The provision of parking facilities for people with disabilities is kept under review and the Serjeant at Arms office records details of permissions given to ensure that the limited spaces are not overbooked.
Electoral Commission Committee
Aircraft: Air Conditioning
The CAA's mandatory occurrence reporting scheme (MORS) database contains reports of contaminated air events submitted by UK operators. The nature of any potential contaminant is not recorded on the database. In accordance with its regulatory practice, the CAA's data analysis does not identify the operators or aircraft registrations and has been aggregated to include all UK operators.
The last full year for which figures are available is 2006. In that year there were 109 contaminated air events. These figures break down by aircraft type as follows:
Aircraft type Number of contaminated air events Boeing 757 43 BAe146 17 Airbus A319 10 Embraer EMB 145 9 Airbus A320 7 Boeing 737 5 Various other aircraft 18 Total 109
Number of contaminated air events
Embraer EMB 145
Various other aircraft
(2) how many passenger aircraft have been struck by fireworks in the last 10 years; at what altitude each aircraft was struck; and what damage was sustained.
Over the last 10 years, there have been 33 reports of fireworks in the vicinity of passenger aircraft within UK airspace, and six reports of passenger aircraft struck by fireworks in UK airspace.
The reported altitude and aircraft damage (if applicable) for each event is summarised in the following tables by year. Where the altitude of the aircraft was not reported, the data is recorded as “unknown”.
Number Height (feet) 1998 1 7,300 1999 2 8,000, 300 2000 1 500 2001 3 600, 400, 400 2002 6 Unknown, 300, 400, 150, 300, 300 2003 6 200, 1,200, 350, 400, 450, 350 2004 2 150, 400 2005 6 800, 150, unknown, 600, 450, 250 2006 4 700, 200, 3,000, 0 2007 2 150, 700 Total 33 —
600, 400, 400
Unknown, 300, 400, 150, 300, 300
200, 1,200, 350, 400, 450, 350
800, 150, unknown, 600, 450, 250
700, 200, 3,000, 0
Number Height (feet) Damage to aircraft 1998 0 n/a n/a 1999 0 n/a n/a 2000 1 100 No 2001 0 n/a n/a 2002 1 800 No 2003 2 560, 250 No 2004 1 Unknown No 2005 0 n/a n/a 2006 0 n/a n/a 2007 1 300 Scorched paint Total 6 — —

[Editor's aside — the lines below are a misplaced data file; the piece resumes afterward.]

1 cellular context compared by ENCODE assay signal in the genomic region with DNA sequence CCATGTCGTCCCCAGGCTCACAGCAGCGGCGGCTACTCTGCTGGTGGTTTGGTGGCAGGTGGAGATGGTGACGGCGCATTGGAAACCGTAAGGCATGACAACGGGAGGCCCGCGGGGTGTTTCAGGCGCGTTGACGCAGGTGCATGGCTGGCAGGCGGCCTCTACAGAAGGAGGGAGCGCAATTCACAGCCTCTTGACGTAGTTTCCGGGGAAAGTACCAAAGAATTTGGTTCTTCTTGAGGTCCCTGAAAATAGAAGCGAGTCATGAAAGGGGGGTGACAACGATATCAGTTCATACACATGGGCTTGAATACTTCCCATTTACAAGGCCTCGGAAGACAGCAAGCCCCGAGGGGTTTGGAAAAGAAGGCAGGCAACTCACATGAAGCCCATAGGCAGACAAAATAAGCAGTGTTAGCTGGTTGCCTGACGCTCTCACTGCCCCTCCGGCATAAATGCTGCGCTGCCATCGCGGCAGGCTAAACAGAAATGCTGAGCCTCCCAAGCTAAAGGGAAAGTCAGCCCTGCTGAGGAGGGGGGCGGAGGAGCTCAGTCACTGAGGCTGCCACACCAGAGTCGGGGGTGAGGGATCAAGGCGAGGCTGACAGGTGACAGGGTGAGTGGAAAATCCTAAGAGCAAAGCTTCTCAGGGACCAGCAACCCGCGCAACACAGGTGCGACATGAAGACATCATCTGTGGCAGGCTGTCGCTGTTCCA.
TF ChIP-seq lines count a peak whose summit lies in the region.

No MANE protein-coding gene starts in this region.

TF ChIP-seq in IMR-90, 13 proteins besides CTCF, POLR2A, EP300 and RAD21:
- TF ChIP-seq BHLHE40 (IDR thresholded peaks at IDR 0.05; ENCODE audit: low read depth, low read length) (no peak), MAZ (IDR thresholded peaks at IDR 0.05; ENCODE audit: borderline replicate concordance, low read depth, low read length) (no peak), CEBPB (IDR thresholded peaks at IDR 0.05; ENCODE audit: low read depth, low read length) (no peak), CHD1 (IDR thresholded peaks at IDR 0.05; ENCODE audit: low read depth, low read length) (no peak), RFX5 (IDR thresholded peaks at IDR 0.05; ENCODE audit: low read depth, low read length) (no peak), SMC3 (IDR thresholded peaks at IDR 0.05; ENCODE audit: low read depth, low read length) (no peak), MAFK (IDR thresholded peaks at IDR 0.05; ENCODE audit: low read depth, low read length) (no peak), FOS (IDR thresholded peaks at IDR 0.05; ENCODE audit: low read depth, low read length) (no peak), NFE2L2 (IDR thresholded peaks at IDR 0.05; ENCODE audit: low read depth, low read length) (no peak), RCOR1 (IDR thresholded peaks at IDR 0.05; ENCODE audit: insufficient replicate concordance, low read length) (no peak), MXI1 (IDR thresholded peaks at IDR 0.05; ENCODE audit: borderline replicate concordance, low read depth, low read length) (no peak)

Damage to aircraft
British Transport Police: Manpower
As at 31 March 2007 the British Transport Police comprised 2,818 serving officers, 252 Community Support Officers and 1,121 support staff.
The British Transport Police do not police the airports.
The other information requested is not held by the Department for Transport but by the British Transport Police who can be contacted at: British Transport Police, 25 Camden Road, London NW1 9LN, e-mail: email@example.com
Invalid Vehicles: Accidents
Level Crossings: Death
The information is contained in the following table:
(a) Unmanned crossings (b) Manned crossings Total 2002 13 1 14 2003 15 1 16 2004 15 2 17 2005 13 1 14 2006 8 0 8 Total 64 5 69 1 These data are based on accident notifications sent by railway companies to the Office of Rail Regulation’s HM Railway Inspectorate, under the Reporting of Injuries, Diseases and Dangerous Occurrences Regulations, 1995.
(a) Unmanned crossings
(b) Manned crossings
1 These data are based on accident notifications sent by railway companies to the Office of Rail Regulation’s HM Railway Inspectorate, under the Reporting of Injuries, Diseases and Dangerous Occurrences Regulations, 1995.
Fatalities caused by trespass and confirmed suicides are excluded from these data.
Level Crossings: Frinton-on-Sea
(2) what assessment she has made of the effect of changing from a manned railway crossing to an unmanned railway crossing in Frinton-on-Sea on safety; and what the evidential basis is for her assessment.